A: Yes, that would be a sort of Jansenist conception. To say that God is looking at us and saying "This one is good; this one isn't." But there is the feeling that God is everywhere, and the longer I live, the more I see that in nature, in the country. When I see a tree I see that God exists. I try to catch and to convey the idea that we have a soul and that the soul is in contact with God. That's the first thing I want to get in my films—that we are living souls.


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PostPosted: Sun Jun 19, 2005 4:39 pm 
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Quote:
Bresson himself never used the phrase "Christian Atheist."

I've read this a few place -- a quick Google search will show a number of places attributing the quote to him, although curiously none have said where it came from. I think I've also read it in a book edited by Quandt, which makes me think there's something genuine about it. In any case, its just a label, and probably meaningless when discussing Bresson (who doesn't seem like the type of guy who can be easily labelled, to say the least). It is a curious statement, though. Throw Jansenism in and that's quite a theological knot to untie!


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PostPosted: Sun Jun 19, 2005 5:15 pm 

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I've got the Quandt book, tartarlamb, so I'll look for it. I know it has been attributed to him a lot, but I don't recall ever reading or hearing him say it.

But as you say, labels and Bresson are uneasy bedfellows.


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PostPosted: Sun Jun 19, 2005 7:58 pm 
What is our opinion of the Sontag essay, "Spiritual Style" etc?


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PostPosted: Mon Jun 20, 2005 12:34 pm 

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Without rereading it, I recall liking it a lot--especially for its time in the mid-'60s, when virtually no one was writing about Bresson in English. I like Sontag's distinction between manipulative art and "reflective art," and think it applies to many filmmakers today in contrast to Hollywood's roller coaster mentality. (Remember Kiarostami's ode to movies that put him to sleep on the CC Taste of Cherry?)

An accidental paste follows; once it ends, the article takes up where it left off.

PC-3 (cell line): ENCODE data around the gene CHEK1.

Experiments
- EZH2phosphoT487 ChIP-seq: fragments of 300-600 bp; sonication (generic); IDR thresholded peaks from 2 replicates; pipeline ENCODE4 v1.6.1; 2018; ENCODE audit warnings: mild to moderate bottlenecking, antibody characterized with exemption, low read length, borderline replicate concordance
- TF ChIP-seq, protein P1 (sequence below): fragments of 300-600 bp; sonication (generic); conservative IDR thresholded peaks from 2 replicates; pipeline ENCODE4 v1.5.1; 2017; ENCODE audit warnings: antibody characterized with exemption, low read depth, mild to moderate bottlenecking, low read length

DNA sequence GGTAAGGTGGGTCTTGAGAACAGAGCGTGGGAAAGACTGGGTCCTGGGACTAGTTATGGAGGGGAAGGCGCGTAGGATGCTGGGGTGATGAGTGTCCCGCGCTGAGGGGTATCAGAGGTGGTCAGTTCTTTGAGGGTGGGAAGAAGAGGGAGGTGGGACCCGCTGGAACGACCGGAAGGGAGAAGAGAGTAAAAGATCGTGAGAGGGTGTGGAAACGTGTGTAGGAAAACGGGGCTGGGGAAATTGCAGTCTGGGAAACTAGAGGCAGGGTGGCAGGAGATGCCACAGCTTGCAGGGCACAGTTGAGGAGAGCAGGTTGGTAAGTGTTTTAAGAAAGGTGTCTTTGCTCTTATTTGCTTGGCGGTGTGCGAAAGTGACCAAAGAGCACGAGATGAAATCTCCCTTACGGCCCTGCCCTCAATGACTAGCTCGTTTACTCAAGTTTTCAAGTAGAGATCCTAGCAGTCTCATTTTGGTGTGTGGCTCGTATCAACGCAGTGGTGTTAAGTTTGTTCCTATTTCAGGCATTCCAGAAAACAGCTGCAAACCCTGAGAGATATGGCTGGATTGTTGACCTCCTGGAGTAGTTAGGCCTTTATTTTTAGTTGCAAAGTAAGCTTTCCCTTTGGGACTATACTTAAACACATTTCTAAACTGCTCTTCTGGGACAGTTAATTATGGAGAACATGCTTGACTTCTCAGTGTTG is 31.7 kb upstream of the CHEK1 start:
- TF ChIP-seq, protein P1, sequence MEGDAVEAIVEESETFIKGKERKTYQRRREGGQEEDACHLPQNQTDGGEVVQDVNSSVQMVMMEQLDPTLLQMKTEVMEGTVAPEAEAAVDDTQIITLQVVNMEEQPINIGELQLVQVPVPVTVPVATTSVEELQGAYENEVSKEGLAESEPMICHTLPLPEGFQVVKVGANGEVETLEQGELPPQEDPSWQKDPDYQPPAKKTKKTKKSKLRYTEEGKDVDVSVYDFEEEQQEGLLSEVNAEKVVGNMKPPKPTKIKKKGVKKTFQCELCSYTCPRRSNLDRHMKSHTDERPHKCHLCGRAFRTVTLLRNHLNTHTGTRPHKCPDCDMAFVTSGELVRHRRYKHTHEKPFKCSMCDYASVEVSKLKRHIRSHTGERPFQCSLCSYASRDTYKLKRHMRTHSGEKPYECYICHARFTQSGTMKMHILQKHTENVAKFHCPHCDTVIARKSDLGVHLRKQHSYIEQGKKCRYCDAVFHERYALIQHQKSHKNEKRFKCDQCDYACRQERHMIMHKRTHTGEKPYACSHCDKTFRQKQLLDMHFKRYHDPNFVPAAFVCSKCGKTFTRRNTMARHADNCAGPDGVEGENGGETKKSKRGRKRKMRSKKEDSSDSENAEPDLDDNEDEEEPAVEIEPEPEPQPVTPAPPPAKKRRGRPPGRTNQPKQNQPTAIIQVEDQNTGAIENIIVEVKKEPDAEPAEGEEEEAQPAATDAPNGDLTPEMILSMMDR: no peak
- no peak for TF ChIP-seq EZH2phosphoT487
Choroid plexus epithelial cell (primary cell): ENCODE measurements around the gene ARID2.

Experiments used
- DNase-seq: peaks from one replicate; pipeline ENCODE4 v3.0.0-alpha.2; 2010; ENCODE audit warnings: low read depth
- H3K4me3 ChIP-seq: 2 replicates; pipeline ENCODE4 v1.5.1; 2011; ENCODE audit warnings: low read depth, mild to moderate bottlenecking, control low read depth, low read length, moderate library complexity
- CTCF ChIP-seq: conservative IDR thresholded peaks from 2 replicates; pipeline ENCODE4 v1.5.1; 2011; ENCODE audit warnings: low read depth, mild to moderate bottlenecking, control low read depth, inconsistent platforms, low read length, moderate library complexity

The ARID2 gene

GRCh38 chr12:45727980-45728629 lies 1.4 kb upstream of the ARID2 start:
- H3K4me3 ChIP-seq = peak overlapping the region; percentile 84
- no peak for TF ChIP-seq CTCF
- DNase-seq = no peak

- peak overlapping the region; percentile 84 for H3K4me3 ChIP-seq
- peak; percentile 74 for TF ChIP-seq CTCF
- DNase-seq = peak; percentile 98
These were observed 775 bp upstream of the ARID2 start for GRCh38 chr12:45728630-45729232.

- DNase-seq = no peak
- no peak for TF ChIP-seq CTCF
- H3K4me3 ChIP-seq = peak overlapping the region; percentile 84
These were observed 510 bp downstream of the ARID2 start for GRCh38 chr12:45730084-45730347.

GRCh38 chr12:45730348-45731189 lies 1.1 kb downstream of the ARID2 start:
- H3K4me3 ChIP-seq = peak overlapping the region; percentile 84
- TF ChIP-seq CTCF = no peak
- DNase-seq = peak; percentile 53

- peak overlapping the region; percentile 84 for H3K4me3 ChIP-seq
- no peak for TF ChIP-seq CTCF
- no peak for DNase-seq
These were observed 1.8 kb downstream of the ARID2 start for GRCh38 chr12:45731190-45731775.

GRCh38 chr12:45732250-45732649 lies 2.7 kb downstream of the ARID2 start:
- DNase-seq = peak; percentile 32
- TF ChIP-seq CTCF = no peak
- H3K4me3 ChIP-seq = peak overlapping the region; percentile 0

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PostPosted: Mon Jun 20, 2005 1:02 pm 
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She also talks of the impact of Brechtian distanciation as utilised by Bresson, to delay and increase eventual emotional effect...

AK uses distanciation also, but points to its Persian origins in the Ta'ziyeh as his particular influence...


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PostPosted: Mon Jun 20, 2005 2:49 pm 

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ellipsis7 wrote:
AK uses distanciation also, but points to its Persian origins in the Ta'ziyeh as his particular influence...

Oh that's really interesting. I was certainly struck by AK's persistent references to neorealism and Bresson in 10 on Ten, too.


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PostPosted: Mon Jun 20, 2005 3:17 pm 
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I see Mylene Bresson is listed as the first of two Telecine Supervisors on the BALTHAZAR disc... Now that's hands on!


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PostPosted: Mon Jun 20, 2005 4:09 pm 
Well, Spiritual Style was written in '64. Didn't she start to distance herself from Bresson when he turned to color? Wish I could find the piece or pieces to back this up so it's not second-hand...but PROCES was the last film Bresson made before Spiritual Style, and she seemed to have a hard time with it.

I find bothersome her presumption to set up a criteria for Bresson based against PROCES and as a means for finding shortcomings in same - in part because I think PROCES is really great, also it's something of an idiot cliche for commentators to draw a line of demarcation between when an artist "had it" and when they "lost it."

But as I said, this is second-hand, she may have been orgasmic w/UNE FEMME DOUCE and the subsequent films.


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PostPosted: Mon Jun 20, 2005 5:13 pm 
Can I confess something?
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Quote:
From Jonathan Rosenbaum's (lovely) remembrance of Sontag, posted to Synoptique: